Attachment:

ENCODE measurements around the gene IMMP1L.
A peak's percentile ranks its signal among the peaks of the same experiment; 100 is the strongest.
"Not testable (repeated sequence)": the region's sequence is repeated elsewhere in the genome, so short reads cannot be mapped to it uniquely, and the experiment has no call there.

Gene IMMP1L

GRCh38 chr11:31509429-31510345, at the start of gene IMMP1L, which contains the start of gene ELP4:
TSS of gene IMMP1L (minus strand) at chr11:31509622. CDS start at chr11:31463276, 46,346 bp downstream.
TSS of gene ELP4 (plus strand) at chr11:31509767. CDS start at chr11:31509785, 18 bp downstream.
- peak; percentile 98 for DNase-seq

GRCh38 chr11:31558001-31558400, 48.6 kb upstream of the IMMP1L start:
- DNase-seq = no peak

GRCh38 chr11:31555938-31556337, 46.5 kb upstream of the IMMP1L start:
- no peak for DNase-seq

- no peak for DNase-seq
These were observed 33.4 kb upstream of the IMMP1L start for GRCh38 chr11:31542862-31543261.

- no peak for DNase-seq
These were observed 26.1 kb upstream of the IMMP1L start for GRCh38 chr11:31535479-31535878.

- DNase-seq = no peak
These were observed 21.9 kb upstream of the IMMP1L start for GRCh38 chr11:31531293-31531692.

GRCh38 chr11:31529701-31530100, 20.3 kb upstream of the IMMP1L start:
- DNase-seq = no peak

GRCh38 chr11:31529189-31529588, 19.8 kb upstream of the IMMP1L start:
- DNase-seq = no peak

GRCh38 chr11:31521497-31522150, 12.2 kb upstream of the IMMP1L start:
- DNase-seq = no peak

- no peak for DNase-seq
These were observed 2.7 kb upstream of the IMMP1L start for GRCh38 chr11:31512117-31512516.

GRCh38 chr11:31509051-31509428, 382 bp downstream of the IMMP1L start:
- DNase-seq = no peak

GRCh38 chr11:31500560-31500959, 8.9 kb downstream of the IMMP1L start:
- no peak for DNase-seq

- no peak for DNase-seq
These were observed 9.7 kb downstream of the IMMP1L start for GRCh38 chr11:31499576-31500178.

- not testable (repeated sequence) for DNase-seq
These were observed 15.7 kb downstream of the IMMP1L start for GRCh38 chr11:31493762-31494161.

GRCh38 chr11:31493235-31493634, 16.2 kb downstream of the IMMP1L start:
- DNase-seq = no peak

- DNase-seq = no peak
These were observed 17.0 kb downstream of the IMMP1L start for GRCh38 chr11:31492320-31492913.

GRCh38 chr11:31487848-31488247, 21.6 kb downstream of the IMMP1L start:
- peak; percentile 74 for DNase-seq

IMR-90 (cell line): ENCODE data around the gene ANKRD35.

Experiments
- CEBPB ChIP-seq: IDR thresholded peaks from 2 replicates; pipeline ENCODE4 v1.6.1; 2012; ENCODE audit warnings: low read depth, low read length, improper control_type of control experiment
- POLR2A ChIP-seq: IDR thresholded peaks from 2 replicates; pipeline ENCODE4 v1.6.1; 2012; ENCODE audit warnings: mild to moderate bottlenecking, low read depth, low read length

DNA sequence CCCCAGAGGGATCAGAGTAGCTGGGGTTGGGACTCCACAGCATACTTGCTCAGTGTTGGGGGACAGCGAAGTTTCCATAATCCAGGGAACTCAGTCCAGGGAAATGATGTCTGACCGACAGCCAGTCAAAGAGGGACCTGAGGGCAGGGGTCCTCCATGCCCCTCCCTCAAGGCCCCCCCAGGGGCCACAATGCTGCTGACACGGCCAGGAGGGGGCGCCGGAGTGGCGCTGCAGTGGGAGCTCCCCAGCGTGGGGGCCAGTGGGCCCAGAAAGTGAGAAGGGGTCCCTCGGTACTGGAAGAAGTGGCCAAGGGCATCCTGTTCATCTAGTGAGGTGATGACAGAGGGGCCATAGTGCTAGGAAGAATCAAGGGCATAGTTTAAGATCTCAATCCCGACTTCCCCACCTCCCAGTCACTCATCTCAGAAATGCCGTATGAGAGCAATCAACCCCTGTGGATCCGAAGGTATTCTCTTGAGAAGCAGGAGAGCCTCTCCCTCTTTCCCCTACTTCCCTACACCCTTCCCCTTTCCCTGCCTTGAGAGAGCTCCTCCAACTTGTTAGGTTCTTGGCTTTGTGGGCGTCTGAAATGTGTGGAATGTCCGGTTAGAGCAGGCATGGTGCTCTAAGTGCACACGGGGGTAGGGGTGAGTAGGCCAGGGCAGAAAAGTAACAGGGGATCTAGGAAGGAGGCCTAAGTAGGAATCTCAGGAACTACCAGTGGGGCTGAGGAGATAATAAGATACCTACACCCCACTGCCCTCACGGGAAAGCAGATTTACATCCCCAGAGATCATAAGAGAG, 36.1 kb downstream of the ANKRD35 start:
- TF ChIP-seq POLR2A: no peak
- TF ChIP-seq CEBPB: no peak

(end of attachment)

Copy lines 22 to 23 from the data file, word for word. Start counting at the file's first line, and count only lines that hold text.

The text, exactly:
- DNase-seq = no peak

GRCh38 chr11:31521497-31522150, 12.2 kb upstream of the IMMP1L start: